In essence, there are two primary activities of spy agencies: the long-game of running foreign spies to obtain intelligence that can inform the foreign policies of the agency’s government; and covert, frequently extremely violent, paramilitary actions.  The primacy of either activity ebbs and flows depending on the circumstances of the times.  During the Cold War, all sides knew that pulling a gun was counterproductive as there was a standoff on all levels.  Since then, things have been very different and that was reflected in my work as an operative, though I was also very involved in the running of foreign assets and at one time was living under deep cover with 15 different alias identities.  My novels are fiction of course, but they reflect what can and does happen in the field, all of which never makes the papers unless something goes terribly wrong.  Even then there are mechanisms in place to block or misdirect public scrutiny.  The biggest misconception about the reality of espionage is that it is not exciting and extremely dangerous.  That is very wrong.  My novels reflect the realities of being in the field.  I have no point to make, beyond telling it how it is.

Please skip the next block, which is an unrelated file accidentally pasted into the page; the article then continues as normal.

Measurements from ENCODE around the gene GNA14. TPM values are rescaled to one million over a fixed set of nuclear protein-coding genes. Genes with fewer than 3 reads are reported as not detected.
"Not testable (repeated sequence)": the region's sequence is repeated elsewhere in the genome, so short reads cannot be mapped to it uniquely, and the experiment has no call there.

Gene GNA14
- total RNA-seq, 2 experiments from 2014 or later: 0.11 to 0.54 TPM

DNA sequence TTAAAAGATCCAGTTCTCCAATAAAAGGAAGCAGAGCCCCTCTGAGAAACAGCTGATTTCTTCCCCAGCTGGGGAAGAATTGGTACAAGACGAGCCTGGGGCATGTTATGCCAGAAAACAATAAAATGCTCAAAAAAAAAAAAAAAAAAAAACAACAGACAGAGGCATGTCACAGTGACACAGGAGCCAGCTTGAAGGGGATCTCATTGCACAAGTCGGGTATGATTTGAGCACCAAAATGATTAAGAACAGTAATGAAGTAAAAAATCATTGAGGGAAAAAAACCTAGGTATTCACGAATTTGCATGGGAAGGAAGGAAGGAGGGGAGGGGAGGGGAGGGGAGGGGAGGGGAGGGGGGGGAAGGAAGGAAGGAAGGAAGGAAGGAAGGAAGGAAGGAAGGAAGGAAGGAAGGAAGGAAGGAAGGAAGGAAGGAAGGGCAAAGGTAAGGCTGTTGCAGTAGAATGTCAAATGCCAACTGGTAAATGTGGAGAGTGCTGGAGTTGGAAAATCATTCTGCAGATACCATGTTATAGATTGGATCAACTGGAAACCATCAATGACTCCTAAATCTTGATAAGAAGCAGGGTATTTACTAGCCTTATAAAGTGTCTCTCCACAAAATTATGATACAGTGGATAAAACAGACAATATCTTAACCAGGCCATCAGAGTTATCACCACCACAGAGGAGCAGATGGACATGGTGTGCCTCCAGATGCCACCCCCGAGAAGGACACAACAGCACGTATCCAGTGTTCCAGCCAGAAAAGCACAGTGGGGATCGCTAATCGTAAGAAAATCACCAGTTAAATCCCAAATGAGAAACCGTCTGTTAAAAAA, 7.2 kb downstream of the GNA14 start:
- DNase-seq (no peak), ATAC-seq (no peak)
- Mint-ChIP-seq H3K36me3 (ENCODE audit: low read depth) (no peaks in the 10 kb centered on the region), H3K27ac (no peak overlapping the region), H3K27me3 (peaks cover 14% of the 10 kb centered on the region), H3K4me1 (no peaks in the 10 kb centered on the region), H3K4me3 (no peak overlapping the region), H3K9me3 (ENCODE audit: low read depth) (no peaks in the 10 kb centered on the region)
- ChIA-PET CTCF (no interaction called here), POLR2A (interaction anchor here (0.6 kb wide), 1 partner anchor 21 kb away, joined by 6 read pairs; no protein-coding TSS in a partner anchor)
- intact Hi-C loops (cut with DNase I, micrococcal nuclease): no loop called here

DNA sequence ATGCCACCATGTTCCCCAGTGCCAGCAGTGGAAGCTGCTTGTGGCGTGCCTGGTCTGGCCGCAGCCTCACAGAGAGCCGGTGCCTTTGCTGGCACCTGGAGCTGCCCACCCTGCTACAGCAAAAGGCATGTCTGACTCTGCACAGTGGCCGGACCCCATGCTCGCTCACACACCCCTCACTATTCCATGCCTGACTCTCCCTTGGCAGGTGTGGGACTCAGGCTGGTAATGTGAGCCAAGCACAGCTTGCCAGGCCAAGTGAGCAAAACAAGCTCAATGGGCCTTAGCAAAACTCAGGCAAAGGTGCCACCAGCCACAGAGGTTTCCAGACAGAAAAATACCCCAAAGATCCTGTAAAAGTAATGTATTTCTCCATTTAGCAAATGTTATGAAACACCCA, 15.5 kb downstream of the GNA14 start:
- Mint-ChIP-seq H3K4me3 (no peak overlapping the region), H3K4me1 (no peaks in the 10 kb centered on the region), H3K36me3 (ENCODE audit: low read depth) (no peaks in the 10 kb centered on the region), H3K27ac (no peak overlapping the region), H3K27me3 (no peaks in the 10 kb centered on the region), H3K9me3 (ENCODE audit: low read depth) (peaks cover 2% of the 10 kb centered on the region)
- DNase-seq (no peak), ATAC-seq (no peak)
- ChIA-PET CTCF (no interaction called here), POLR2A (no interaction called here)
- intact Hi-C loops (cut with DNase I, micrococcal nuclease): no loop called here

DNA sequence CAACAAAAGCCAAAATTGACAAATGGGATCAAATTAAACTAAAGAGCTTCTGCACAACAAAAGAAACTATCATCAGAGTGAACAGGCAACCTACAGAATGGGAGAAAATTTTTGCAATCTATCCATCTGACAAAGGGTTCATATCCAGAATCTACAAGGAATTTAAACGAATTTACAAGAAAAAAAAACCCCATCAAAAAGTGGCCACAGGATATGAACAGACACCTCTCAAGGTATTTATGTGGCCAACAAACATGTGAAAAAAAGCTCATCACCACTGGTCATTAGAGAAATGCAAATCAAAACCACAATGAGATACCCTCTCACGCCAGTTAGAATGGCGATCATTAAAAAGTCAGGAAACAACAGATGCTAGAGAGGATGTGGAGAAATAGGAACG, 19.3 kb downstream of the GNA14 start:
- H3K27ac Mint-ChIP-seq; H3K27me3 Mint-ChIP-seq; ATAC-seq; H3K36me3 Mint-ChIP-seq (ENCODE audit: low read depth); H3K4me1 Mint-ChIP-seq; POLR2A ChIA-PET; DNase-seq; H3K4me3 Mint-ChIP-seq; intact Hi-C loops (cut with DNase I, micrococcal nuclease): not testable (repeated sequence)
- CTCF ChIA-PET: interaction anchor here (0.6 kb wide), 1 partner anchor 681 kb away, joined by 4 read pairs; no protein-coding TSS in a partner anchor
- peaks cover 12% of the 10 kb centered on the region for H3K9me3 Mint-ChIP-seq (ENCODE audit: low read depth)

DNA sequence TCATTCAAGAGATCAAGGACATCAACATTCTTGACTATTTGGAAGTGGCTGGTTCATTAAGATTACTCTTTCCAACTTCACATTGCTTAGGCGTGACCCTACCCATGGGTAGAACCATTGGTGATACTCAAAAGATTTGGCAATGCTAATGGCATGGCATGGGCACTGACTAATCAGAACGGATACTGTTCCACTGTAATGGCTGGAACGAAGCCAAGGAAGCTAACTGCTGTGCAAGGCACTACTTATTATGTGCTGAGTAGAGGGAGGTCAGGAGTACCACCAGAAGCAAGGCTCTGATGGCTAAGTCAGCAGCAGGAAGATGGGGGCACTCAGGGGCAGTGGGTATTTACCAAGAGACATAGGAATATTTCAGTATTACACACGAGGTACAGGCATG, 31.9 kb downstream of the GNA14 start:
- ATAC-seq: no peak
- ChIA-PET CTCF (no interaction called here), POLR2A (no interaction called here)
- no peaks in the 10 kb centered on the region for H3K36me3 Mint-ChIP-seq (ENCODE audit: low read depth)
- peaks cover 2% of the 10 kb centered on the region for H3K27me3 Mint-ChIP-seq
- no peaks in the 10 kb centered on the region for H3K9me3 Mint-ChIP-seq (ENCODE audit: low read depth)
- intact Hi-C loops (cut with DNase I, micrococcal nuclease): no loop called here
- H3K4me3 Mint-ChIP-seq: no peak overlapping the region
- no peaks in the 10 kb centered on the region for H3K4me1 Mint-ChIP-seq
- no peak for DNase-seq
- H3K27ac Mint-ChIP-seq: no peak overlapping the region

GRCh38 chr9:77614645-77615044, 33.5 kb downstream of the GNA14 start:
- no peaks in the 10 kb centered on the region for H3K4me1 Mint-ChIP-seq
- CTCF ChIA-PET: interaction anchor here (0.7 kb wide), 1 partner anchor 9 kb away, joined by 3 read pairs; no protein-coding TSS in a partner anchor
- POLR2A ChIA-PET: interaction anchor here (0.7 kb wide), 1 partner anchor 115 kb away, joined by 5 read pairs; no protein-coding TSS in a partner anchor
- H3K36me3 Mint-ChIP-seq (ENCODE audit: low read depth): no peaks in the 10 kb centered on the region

3.      While you probably can’t get too specific about this, how do you translate your experiences as an MI6 agent into the scenes and characters in your novels?

One of the joys of writing fiction is that I can disguise my experiences inside a fictional tale.  In SLINGSHOT, you’ll read about real events and people.  The names of the people have obviously been changed, and the events take place in different locations and under different circumstances.  I will leave it to readers to attempt to deduce truth from fiction.

When I write, I see everything through the prism of being an MI6 officer.  A frequent question I will ask myself is, “what would I have done?’  It’s a useful question and there is often no right or wrong answer, just as it is in the field when you’re an operative and you’re faced with intractable problems.  Will Cochrane makes mistakes, as I have done in real life, has to recover from those mistakes, and has to keep going.  The people I write about are similar to people I know.  The events are similar to those that I and others have been in.  That’s the world I know.  I concede it’s very different from the world that most others know.

4.      From James Bond to Will Cochrane, what do you think accounts for the timeless appeal of fiction featuring dashing spies?